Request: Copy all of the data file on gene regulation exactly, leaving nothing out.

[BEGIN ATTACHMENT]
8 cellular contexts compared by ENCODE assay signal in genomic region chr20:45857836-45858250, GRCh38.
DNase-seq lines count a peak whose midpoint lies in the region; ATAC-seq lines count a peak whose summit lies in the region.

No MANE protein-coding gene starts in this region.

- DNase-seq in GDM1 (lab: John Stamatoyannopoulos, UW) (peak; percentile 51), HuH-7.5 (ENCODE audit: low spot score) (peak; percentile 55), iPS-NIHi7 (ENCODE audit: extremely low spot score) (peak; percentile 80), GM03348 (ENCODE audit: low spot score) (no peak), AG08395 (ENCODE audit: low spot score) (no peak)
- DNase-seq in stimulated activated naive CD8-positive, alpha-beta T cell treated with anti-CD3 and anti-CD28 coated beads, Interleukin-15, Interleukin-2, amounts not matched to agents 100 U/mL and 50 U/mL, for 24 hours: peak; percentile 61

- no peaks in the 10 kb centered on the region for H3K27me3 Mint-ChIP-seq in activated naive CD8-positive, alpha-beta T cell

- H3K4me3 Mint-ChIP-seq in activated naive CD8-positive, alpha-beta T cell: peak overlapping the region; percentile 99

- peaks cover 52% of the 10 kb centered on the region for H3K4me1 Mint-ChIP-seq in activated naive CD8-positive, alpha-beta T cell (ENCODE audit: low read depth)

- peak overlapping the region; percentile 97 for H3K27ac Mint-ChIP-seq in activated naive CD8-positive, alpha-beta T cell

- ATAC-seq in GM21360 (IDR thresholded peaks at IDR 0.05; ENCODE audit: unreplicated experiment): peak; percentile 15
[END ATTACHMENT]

8 cellular contexts compared by ENCODE assay signal in genomic region chr20:45857836-45858250, GRCh38.
DNase-seq lines count a peak whose midpoint lies in the region; ATAC-seq lines count a peak whose summit lies in the region.

No MANE protein-coding gene starts in this region.

- DNase-seq in GDM1 (lab: John Stamatoyannopoulos, UW) (peak; percentile 51), HuH-7.5 (ENCODE audit: low spot score) (peak; percentile 55), iPS-NIHi7 (ENCODE audit: extremely low spot score) (peak; percentile 80), GM03348 (ENCODE audit: low spot score) (no peak), AG08395 (ENCODE audit: low spot score) (no peak)
- DNase-seq in stimulated activated naive CD8-positive, alpha-beta T cell treated with anti-CD3 and anti-CD28 coated beads, Interleukin-15, Interleukin-2, amounts not matched to agents 100 U/mL and 50 U/mL, for 24 hours: peak; percentile 61

- no peaks in the 10 kb centered on the region for H3K27me3 Mint-ChIP-seq in activated naive CD8-positive, alpha-beta T cell

- H3K4me3 Mint-ChIP-seq in activated naive CD8-positive, alpha-beta T cell: peak overlapping the region; percentile 99

- peaks cover 52% of the 10 kb centered on the region for H3K4me1 Mint-ChIP-seq in activated naive CD8-positive, alpha-beta T cell (ENCODE audit: low read depth)

- peak overlapping the region; percentile 97 for H3K27ac Mint-ChIP-seq in activated naive CD8-positive, alpha-beta T cell

- ATAC-seq in GM21360 (IDR thresholded peaks at IDR 0.05; ENCODE audit: unreplicated experiment): peak; percentile 15